"Forgot" brand new Windows 7 password

I booted a Win7 computer for the first time so that I could repartition the HD and install CentOS Linux.  That worked.  However, I tried to go back into Window and it says my user name or password is wrong.  (My user name is wrong?  I don't type that in...)

I very much doubt I forgot the password.  I used a trivial "default" password and also made the hint the password (I think).  (The concept is the actual user is supposed to change the password.)  I'm a fairly good typist and my right hand never left home.  My left hand moved to press the TAB key but it is very unlikely that I missed returning to home since I don't raise the heel of my hand to move my pinky over to press TAB.

What I think is wrong is the user name.  I used an apostrophe because that is part of the company name.  I have no clue about the name of the user.  I don't even know if there will be a user or if they will ever need to boot to Windows (instead of Linux).  (It's going to be a portable Linux based applications server for a small portable LAN.)  But sometimes that is necessary on notebook computers to debug a h/w issue.

Anyway, my guess is that a name like Foobar's is causing the problem.

I don't know what to do about it.  This is a pre-loaded computer, from Acer, and doesn't have a Windows CD.
LVL 13
Hugh McCurdyAsked:
Who is Participating?
Kevin HaysConnect With a Mentor IT AnalystCommented:
You can grab offline nt password reset cd/usb and reset it or just get the username.

Burn it to a cd and boot into it and follow the instructions, pretty straight forward.  You can also download ophcrack.  Keep in mind these are considered hacking tools, but if you need to reset a lost/forgotten password they do come in handy.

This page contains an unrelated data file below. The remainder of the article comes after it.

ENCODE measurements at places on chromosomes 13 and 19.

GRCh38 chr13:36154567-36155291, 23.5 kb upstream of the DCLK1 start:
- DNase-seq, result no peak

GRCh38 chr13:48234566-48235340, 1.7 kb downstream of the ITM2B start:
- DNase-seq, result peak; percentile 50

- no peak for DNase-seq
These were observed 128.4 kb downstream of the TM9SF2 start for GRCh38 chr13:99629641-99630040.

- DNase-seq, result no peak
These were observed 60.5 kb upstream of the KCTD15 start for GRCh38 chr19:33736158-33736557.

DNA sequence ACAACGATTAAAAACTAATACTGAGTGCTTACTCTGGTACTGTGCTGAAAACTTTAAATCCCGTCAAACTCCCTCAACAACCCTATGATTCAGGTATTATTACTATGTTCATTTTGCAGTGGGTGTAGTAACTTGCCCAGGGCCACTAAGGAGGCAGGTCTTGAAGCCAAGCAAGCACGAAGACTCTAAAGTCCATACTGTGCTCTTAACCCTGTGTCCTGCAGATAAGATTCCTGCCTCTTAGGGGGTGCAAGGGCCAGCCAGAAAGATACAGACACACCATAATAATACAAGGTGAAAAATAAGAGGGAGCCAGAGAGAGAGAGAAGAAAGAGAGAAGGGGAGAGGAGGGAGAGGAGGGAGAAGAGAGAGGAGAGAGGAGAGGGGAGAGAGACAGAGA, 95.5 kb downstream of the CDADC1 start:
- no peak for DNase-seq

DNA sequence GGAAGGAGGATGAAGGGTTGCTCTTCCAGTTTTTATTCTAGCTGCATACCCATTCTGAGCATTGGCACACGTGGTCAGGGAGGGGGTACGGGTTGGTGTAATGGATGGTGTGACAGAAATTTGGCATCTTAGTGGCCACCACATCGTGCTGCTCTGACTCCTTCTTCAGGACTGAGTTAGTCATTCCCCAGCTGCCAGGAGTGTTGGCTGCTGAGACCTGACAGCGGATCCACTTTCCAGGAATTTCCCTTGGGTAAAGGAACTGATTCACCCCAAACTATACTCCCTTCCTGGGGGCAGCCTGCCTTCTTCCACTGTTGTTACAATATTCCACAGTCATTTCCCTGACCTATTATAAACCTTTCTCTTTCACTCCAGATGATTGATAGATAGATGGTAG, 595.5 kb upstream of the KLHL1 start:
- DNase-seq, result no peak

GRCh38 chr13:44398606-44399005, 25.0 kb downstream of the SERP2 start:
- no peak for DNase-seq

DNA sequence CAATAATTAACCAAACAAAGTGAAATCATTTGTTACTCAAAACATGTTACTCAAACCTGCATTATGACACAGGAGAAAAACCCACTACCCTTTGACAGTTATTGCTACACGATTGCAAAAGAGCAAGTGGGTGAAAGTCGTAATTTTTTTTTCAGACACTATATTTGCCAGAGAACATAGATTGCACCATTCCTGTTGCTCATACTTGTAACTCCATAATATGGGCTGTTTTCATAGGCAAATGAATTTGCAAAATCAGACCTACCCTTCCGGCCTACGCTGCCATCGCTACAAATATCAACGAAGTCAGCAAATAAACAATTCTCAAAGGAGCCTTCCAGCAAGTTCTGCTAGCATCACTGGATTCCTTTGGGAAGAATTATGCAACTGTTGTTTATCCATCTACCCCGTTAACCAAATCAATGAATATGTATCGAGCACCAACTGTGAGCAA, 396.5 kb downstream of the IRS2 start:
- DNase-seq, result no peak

Here's a couple tools to recover your password.
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Hugh McCurdyAuthor Commented:
I can try that but I suspect it will only work if the problem is that the password is wrong.  If Windows won't log in due to an invalid user name (which it accepted), I wonder if it will work.  But I can try it.
Kevin HaysIT AnalystCommented:
You burn it to a cd, then boot from the CD.  from there you select which account you want to reset, take the cd out and reboot and login to windows :)
If you boot into CentOS and then mount your windows partition, then look at the C:\Users folder, you should see the user accounts, and that is normally the user-name.

Apart from that there should be a recovery partition on that PC if you want to restore the system back to factory defaults. Check the manual for how that is used. Acer also has a utility included which is always the first thing you should use after having set it up the first time, and with that you can create recovery media (DVD's) which you can then use to restore it back to factory defaults should the HD break. So once you are back inside windows make sure that the first thing you do is create those DVD's and then store them in a place they are safe and don't get scratched.

If you still can't get into windows, boot the PC with the PartedMagic LiveCD, it includes an nt password changer in the extra's menu when it boots, or you can also boot the UBCD, it has a similar tool:

Nathan KaufmanCommented:
The comment before from kshays will work.  Here are some steps to use in order to remove the password. http://pogostick.net/~pnh/ntpasswd/

Password Reset Steps using pogostick password reset tool.

Boot: (hit enter)

Bunch of crap on screen

Please select partition by number or…. Bunch of crap